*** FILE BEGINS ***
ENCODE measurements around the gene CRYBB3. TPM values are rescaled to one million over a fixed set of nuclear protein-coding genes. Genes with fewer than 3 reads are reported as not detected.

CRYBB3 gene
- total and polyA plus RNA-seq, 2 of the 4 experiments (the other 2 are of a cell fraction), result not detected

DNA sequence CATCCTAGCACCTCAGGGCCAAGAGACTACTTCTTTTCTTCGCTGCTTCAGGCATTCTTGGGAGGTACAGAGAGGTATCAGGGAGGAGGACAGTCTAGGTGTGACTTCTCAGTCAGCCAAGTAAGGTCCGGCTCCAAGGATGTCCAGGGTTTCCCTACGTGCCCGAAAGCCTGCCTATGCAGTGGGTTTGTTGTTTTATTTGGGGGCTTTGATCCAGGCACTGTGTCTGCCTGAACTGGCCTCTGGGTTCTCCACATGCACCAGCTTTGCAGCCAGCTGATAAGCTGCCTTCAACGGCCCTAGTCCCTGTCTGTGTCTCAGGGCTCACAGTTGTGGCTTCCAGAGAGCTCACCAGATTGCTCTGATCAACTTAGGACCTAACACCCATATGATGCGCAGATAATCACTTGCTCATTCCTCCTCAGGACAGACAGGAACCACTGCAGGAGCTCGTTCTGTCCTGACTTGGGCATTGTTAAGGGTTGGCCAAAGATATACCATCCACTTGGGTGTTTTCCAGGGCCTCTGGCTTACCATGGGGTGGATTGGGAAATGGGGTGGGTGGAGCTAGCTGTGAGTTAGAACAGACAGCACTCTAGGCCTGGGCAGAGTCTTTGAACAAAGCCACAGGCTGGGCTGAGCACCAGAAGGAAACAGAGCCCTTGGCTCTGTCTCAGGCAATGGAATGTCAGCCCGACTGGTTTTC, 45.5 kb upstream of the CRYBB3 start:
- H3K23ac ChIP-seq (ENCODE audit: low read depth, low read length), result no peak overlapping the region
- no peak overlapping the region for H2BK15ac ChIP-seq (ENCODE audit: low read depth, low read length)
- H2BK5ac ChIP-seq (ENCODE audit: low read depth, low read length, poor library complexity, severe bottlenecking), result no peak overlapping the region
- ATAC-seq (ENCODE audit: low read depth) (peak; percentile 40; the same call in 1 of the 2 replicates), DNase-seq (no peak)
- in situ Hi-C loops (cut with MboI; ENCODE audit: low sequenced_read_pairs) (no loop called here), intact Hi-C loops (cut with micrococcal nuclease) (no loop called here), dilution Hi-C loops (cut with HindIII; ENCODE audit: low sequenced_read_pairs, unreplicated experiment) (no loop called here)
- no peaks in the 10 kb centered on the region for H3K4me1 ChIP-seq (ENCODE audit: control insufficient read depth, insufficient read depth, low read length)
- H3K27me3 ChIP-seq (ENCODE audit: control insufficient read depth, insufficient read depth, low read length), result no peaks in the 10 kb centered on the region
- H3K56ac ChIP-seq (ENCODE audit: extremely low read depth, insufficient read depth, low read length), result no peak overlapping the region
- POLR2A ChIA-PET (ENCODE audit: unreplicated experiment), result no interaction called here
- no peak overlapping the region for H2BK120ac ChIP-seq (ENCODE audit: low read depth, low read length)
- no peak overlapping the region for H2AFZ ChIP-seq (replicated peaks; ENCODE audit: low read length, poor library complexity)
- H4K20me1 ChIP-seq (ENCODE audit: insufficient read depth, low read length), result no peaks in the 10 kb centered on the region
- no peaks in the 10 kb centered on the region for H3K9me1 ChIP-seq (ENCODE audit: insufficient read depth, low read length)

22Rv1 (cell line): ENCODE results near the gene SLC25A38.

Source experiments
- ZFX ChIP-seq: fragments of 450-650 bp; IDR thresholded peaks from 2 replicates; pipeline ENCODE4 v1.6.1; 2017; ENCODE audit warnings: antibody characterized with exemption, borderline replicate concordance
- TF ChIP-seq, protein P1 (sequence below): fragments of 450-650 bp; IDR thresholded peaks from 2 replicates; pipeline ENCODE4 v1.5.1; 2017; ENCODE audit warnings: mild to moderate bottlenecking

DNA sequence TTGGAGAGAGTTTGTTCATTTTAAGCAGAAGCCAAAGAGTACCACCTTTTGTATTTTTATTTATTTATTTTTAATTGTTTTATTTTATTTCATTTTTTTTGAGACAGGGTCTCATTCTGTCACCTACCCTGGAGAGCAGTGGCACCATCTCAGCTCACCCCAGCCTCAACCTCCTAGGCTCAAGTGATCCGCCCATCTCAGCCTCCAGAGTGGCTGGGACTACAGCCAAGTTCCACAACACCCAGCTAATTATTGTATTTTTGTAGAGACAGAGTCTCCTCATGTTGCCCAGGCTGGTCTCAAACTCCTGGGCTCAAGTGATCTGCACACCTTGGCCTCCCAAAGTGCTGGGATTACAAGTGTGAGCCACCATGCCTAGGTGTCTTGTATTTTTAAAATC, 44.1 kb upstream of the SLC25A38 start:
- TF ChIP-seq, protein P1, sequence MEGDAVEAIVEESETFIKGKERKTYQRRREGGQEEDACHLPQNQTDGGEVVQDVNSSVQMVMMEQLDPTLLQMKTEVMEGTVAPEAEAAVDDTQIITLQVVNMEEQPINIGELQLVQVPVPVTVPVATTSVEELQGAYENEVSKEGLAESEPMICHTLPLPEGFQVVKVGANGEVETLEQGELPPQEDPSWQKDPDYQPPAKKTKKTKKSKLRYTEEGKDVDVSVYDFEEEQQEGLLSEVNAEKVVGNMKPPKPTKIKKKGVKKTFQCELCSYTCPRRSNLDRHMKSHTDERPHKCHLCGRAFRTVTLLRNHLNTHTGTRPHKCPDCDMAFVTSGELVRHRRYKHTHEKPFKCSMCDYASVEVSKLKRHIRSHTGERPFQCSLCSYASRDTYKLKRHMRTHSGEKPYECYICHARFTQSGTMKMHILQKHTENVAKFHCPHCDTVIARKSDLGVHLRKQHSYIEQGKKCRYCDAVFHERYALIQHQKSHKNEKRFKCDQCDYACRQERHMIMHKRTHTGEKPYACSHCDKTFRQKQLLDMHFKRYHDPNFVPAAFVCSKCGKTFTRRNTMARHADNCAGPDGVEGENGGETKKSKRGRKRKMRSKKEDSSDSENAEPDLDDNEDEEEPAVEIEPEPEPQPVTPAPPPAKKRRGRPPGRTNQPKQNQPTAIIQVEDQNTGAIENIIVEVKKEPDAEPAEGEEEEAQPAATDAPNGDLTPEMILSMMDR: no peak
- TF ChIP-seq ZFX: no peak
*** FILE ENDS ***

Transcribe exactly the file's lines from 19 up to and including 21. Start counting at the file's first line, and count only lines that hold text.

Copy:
Source experiments
- ZFX ChIP-seq: fragments of 450-650 bp; IDR thresholded peaks from 2 replicates; pipeline ENCODE4 v1.6.1; 2017; ENCODE audit warnings: antibody characterized with exemption, borderline replicate concordance
- TF ChIP-seq, protein P1 (sequence below): fragments of 450-650 bp; IDR thresholded peaks from 2 replicates; pipeline ENCODE4 v1.5.1; 2017; ENCODE audit warnings: mild to moderate bottlenecking